Battery operated tricycle for handicapped people made by Shri Asjadbhai from Kayalpur, Banaskantha, Gujarat also received some rave reviews. It was an outstanding example of how a son who really cared, designed a tricycle to suit various needs of his aged father.
New Products at Display
Clay cooker by Shri Mansukhbhai Prajapati was launched on the first day along with the mobile water carrier and dispenser, ‘Ganges Water Wagon”, from the makers of Natural Water Cooler ‘Unicool’, M/s Rachna Industries and Shri Arvindbhai Patel, innovator. NIF-SRISTI also displayed their Shashvat range of neutraceutical products that included cactus fruit drink in two flavors,
“Moringa” (Moringa olifera Lam.) based health tonic, “Ragi” (Eleusine coracana (L.) Gaertn.) and Barley (Hordeum vulgare L.) enriched food supplements in three flavors, seven grain biscuits, biscuits to be had during fasting, “Kodri”, Kodo millet (Paspalum scrobiculatum L.) biscuits and herbal tea.
Once eaten, twice try!
A critical component of the food festival was to gather feedback from the visitor to constantly improve the festival. Shri Arun Kumar Agrawal, who had been to all the earlier festivals, cancelled his trip to Agra for this food festival. His wife who always buys organic food for home supported the cause of organic farming saying “ye do inch ki jeebh hoti hai na, yehi faisla karti hai ki andar kya jayega. Hum sirf swad ke liye khate hain aur galat khana khake jab bimar hote hain to wohi jeebh kadwi dawai to jhel jati hai, lekin agar kaho ki neem ka ras sehat ke liye accha hai to nahi maanti.”
(This tongue no matter how small, decides what goes in the stomach. We have a habit of eating for taste. On falling sick after eating improperly the same tongue that refuses to understand that Neem is good for health, takes in doses of bitter medicine)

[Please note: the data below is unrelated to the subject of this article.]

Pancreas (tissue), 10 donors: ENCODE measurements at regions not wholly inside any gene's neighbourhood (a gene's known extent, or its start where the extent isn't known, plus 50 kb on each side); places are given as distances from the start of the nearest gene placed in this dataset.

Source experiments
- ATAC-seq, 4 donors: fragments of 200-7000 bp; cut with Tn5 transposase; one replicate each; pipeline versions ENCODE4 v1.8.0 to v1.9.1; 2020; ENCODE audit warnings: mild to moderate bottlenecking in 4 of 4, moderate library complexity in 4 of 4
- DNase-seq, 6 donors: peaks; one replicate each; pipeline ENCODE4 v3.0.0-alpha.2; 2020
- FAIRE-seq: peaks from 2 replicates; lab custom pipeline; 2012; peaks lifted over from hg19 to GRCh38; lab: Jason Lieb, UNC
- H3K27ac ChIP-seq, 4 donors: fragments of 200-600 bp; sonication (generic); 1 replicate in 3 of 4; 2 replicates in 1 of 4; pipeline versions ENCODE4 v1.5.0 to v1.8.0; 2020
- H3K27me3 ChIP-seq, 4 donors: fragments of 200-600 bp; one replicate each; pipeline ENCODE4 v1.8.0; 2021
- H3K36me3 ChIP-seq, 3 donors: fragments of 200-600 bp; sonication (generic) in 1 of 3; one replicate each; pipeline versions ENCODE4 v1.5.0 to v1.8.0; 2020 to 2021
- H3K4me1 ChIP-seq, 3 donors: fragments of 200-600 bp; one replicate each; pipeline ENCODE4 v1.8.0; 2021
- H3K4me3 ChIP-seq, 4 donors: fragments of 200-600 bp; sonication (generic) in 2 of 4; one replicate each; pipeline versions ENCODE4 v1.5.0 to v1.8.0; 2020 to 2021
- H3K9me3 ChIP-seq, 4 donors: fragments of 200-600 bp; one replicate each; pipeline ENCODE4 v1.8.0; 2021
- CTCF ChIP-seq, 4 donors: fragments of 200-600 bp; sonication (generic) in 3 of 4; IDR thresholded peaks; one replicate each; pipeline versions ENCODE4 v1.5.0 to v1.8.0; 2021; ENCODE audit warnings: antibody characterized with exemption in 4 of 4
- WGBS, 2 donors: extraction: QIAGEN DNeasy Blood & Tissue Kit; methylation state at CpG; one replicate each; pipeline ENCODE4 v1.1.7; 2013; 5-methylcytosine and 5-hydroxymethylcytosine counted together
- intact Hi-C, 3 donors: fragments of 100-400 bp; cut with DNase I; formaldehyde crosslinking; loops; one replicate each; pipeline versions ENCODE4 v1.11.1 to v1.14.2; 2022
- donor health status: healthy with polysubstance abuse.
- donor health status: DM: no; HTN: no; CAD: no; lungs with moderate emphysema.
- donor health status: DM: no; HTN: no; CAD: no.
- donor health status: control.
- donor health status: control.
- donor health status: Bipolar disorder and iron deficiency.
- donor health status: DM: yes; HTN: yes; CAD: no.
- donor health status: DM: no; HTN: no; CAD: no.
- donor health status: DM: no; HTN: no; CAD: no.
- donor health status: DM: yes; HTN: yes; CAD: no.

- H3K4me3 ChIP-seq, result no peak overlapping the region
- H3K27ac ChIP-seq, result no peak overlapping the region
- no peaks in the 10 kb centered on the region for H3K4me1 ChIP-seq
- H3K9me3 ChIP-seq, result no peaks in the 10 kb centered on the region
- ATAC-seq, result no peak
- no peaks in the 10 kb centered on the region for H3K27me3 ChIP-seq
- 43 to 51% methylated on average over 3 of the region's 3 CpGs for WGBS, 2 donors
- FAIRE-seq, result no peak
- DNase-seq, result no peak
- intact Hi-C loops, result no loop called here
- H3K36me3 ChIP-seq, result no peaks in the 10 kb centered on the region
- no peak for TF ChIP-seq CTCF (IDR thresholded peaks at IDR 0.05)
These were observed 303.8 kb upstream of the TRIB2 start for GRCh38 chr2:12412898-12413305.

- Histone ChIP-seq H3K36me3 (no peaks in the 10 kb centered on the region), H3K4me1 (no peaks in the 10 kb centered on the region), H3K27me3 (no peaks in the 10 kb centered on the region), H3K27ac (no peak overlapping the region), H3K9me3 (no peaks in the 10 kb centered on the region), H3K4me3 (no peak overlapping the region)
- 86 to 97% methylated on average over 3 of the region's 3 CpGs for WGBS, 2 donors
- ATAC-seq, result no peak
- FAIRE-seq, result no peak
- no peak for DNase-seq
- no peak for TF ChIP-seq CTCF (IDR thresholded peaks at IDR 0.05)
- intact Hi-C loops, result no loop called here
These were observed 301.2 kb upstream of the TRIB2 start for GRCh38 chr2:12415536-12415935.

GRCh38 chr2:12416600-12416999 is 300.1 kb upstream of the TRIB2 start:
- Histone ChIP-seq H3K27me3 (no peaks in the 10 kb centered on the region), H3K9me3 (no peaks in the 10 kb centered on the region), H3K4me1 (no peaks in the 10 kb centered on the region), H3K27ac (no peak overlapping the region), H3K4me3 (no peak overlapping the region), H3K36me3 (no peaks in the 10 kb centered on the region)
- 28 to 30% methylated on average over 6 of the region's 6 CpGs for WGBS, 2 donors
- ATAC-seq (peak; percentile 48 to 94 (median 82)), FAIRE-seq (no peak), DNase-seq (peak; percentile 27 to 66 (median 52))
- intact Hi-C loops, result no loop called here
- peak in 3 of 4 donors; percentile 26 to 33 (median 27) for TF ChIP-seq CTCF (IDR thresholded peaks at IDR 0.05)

Rameshbhai and Smt Tarulataben bought “Singdana”, Groundnut (Arachis hypogea L.), ‘Nibda” ka gado,”Nagli” ka aata (Eleusine coracana (L.) Gaertn.), and “Til” (Sesamum indicum L.) from the Khedut Haat. Despite realizing that the price of organic products was quite high as compared to the chemical input based products available in the market, an understanding of the authenticity of the products was enough for them to buy so much. They however felt that the Khedut Haat must be provided a bigger space and should be highlighted more.
The aura at the festival was suffused with mirth, laughter, noise, music, and voices of the multitudes. Some who rejoiced the dishes wanted to change their life styles but for many, it was just a happy diversion from every day routine.
Amanda from England liked the fact that she could get organic products in India. She said, “In England, I only use organic products, but in the last four months that I have been in India, it has been difficult for me to find non chemical input based products. Its encouraging seeing there is a market for organic products here”. She also suggested some of the banners be in English also so that people from other countries can enjoy the fare without having to deal with the language barrier. She expressed an interest in visiting the fair next year with a hope of seeing clothes made of organic fabrics. Shri M S Sudarshanan and Shri Ajay K Nair from IIMA said they would like to see more participation from the Southern states. They also suggested a digital display of the food items near the stalls so that the crowd at the stalls could be managed more effectively.
Children seemed more interested in persuading their parents to shift their current consumption style. Lack of a regular outlet of authentic organic choices was regretted by everybody. Unless farmers movement comes forward to develop a rigorous repeated and random inspection system so that authenticity can be assured, many consumers will remain unconvinced. The Network is pursuing this idea with its members and hopefully such a system of inspection will emerge in due course.
Unless we create markets of some of the fast disappearing crops and their varieties, their conservation will indeed become very difficult. Urban consumers have to join hands with rural producers and the Sattvik will continue to provide a platform for dialogue to take place. Dialogue on diversity has to sustain the confluence of creativity in cultural, culinary and consumption choices of consumers. (Honey Bee, 18(3) & 18(4):11-15, 2007).